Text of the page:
At this point Jupiter, hearing all these criticisms, angrily told them to stop. This didn’t scare the other animals who were still self-satisfied. And among the most self satisfied were the humans because that is how we are: fierce animals when it comes to criticizing others, and meek when it comes to speaking of our own faults. We forgive ourselves everything, and forgive others nothing.
The Creator made us like alms bags all in the same way: Those born long ago and those born today. Our own faults are buried in the rear pouch. The front pouch is reserved for the faults of others.
* Besace – A Beggars Bag. A cylindrical bag with an opening in centre, forming two pouches. It was usually carried over a shoulder.
The Scorpion and the Frog
One day, a scorpion looked around at the mountain where he lived and decided that he wanted a change. So he set out on a journey through the forests and hills. He climbed over rocks and under vines and kept going until he reached a river.
The river was wide and swift, and the scorpion stopped to reconsider the situation. He couldn’t see any way across. So he ran upriver and then checked downriver, all the while thinking that he might have to turn back.
Suddenly, he saw a frog sitting in the rushes by the bank of the stream on the other side of the river. He decided to ask the frog for help getting across the stream.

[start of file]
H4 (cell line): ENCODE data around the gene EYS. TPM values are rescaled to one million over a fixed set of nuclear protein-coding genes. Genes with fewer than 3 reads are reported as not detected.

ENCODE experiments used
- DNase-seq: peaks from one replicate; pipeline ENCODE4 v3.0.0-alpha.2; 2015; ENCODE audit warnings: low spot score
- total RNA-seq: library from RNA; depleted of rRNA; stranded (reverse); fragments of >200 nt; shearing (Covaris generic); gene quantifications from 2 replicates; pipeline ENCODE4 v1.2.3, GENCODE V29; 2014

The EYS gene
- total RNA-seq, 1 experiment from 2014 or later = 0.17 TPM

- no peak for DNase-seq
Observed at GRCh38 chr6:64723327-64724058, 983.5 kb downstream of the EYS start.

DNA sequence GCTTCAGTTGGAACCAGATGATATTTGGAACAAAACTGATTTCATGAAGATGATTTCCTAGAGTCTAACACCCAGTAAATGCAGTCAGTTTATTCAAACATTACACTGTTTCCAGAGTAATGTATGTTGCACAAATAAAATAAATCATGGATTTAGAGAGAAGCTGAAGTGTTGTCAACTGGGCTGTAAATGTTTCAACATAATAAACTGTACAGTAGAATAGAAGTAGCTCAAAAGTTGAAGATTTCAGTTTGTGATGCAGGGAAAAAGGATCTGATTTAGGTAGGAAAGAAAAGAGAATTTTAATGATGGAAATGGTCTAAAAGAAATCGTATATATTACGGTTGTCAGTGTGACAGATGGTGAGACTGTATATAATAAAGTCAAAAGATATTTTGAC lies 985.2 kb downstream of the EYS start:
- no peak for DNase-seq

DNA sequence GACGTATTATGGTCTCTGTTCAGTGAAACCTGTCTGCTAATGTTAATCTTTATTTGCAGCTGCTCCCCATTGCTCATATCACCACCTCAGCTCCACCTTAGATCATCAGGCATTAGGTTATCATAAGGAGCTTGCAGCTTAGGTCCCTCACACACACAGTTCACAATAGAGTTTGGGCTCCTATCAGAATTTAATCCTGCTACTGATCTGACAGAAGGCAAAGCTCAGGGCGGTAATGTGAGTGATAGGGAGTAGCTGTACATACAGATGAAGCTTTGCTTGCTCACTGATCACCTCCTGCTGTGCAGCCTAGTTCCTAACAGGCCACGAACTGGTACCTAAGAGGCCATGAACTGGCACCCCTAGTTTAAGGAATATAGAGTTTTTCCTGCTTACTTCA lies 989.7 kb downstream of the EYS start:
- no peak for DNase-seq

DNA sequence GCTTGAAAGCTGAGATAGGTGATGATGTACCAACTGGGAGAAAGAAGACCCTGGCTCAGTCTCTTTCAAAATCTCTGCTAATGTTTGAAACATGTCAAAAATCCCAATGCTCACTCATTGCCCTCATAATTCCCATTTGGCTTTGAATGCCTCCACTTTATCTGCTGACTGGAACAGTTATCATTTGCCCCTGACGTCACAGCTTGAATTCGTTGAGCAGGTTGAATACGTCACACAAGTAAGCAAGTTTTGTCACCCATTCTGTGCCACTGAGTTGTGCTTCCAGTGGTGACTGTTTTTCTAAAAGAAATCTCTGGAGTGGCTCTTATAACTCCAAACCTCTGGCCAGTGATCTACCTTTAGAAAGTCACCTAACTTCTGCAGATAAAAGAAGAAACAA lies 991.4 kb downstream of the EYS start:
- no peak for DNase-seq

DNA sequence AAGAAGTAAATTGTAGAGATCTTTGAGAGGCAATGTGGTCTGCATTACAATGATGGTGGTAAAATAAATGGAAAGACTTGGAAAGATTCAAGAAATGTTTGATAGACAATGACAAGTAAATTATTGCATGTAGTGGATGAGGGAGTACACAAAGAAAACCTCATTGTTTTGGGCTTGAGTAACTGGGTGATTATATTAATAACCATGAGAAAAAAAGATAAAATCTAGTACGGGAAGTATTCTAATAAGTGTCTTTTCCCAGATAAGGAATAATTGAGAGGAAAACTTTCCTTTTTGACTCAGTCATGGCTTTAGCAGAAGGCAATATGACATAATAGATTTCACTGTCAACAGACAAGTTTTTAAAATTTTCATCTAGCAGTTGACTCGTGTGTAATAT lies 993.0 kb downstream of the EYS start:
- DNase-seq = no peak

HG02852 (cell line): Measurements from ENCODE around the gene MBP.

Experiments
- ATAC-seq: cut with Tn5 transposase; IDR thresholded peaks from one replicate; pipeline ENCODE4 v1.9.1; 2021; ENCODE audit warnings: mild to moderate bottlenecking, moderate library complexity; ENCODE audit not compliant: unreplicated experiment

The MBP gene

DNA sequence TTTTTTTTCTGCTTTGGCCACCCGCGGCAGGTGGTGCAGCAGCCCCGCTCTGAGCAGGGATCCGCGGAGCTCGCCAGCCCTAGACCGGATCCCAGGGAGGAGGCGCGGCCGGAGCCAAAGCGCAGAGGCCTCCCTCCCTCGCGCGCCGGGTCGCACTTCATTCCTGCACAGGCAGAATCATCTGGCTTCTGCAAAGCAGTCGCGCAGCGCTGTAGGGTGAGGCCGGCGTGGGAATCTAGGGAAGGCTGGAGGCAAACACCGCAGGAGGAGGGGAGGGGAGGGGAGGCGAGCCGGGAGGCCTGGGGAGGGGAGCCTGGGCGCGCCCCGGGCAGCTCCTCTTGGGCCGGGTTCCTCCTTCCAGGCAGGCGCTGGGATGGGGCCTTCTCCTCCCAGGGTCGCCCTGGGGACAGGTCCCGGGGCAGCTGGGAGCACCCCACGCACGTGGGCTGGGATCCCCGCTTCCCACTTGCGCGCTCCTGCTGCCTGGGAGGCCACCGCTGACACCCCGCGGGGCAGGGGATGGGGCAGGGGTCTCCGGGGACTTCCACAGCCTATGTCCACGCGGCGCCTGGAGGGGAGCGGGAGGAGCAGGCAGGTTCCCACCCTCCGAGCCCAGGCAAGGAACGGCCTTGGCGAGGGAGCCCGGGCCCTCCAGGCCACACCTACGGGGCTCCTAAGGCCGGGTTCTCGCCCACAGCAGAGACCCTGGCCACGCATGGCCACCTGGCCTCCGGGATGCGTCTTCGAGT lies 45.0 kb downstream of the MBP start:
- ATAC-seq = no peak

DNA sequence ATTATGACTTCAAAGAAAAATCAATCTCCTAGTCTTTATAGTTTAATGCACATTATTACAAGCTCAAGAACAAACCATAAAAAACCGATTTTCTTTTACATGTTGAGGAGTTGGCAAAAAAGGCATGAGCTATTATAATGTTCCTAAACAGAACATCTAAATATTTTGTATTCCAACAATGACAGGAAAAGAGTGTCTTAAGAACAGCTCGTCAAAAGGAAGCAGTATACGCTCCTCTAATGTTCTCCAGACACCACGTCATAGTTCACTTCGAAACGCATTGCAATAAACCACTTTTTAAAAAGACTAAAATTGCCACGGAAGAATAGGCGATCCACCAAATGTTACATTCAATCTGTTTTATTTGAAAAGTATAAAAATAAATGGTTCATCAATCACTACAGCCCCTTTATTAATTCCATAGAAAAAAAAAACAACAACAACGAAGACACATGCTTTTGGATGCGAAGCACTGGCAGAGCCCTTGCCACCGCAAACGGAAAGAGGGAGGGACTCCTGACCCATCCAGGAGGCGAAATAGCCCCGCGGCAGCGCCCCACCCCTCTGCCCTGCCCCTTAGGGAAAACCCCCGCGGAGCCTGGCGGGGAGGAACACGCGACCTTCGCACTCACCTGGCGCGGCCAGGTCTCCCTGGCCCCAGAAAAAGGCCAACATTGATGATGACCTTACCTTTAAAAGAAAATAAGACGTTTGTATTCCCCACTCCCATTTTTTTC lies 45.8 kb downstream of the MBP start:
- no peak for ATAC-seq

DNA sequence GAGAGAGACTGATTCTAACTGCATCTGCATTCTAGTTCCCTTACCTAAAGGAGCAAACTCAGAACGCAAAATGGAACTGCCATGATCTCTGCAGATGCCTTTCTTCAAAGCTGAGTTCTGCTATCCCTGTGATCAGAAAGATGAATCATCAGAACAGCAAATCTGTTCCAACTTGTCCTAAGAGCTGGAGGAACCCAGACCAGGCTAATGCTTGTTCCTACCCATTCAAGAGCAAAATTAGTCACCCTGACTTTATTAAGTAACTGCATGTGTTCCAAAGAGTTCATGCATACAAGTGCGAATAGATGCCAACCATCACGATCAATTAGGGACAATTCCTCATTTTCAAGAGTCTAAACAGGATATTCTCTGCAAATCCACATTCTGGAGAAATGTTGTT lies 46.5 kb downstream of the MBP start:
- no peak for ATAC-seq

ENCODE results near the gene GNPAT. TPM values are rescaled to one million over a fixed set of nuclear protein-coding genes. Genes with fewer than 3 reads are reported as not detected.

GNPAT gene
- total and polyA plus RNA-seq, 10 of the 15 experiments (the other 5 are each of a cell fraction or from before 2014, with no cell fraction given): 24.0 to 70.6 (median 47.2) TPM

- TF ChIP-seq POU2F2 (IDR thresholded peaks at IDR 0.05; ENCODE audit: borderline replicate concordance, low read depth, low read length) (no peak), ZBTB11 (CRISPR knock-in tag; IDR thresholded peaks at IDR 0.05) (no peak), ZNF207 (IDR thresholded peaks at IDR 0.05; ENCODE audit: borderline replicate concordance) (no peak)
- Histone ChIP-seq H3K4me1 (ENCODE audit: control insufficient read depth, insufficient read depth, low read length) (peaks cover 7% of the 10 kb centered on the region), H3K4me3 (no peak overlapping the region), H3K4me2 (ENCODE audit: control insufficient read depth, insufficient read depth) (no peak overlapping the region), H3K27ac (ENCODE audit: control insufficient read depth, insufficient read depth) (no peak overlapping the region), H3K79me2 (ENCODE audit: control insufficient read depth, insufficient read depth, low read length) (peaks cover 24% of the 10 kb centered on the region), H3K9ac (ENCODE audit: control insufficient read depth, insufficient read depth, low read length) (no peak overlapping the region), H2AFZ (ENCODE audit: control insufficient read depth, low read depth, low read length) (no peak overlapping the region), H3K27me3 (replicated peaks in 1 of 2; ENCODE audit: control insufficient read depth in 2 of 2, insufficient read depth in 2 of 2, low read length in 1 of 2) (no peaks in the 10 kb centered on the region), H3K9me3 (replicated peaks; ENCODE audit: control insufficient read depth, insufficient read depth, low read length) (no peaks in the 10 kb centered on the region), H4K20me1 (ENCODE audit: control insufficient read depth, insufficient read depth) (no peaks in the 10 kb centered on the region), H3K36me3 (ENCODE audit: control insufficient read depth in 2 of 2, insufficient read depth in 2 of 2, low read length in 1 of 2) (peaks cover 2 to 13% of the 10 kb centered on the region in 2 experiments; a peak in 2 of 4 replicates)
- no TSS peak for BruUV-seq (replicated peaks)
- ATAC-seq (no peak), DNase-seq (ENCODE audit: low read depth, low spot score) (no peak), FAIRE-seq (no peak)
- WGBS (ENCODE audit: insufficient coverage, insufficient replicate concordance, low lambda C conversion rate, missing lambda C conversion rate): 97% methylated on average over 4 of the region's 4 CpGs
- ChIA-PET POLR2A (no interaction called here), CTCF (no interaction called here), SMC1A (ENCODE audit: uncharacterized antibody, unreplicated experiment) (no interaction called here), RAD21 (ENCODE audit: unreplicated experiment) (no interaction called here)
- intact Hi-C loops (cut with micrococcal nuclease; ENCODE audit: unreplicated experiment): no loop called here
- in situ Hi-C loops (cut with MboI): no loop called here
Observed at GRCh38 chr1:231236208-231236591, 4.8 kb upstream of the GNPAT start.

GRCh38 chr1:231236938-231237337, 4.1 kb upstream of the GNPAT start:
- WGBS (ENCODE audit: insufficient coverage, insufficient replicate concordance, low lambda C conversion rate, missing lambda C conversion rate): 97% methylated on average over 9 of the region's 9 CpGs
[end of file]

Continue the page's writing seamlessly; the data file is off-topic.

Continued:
“Hellooo Mr. Frog!” called the scorpion across the water, “Would you be so kind as to give me a ride on your back across the river?”
“Well now, Mr. Scorpion! How do I know that if I try to help you, you wont try to kill me?” asked the frog hesitantly.
“Because,” the scorpion replied, “If I try to kill you, then I would die too, for you see I cannot swim!”
Now this seemed to make sense to the frog. But he asked. “What about when I get close to the bank? You could still try to kill me and get back to the shore!”
“This is true,” agreed the scorpion, “But then I wouldn’t be able to get to the other side of the river!”
“Alright then…how do I know you wont just wait till we get to the other side and THEN kill me?” said the frog.
“Ahh…,” crooned the scorpion, “Because you see, once you’ve taken me to the other side of this river, I will be so grateful for your help, that it would hardly be fair to reward you with death, now would it?!”
So the frog agreed to take the scorpion across the river. He swam over to the bank and settled himself near the mud to pick up his passenger. The scorpion crawled onto the frog’s back, his sharp claws prickling into the frog’s soft hide, and the frog slid into the river. The muddy water swirled around them, but the frog stayed near the surface so the scorpion would not drown. He kicked strongly through the first half of the stream, his flippers paddling wildly against the current.
Halfway across the river, the frog suddenly felt a sharp sting in his back and, out of the corner of his eye, saw the scorpion remove his stinger from the frog’s back. A deadening numbness began to creep into his limbs.
“You fool!” croaked the frog, “Now we shall both die! Why on earth did you do that?”
The scorpion shrugged, and did a little jig on the drownings frog’s back.
“I could not help myself. It is my nature.”
Then they both sank into the muddy waters of the swiftly flowing river.
Self destruction – “It’s my Nature”, said the Scorpion…
Get the pdf here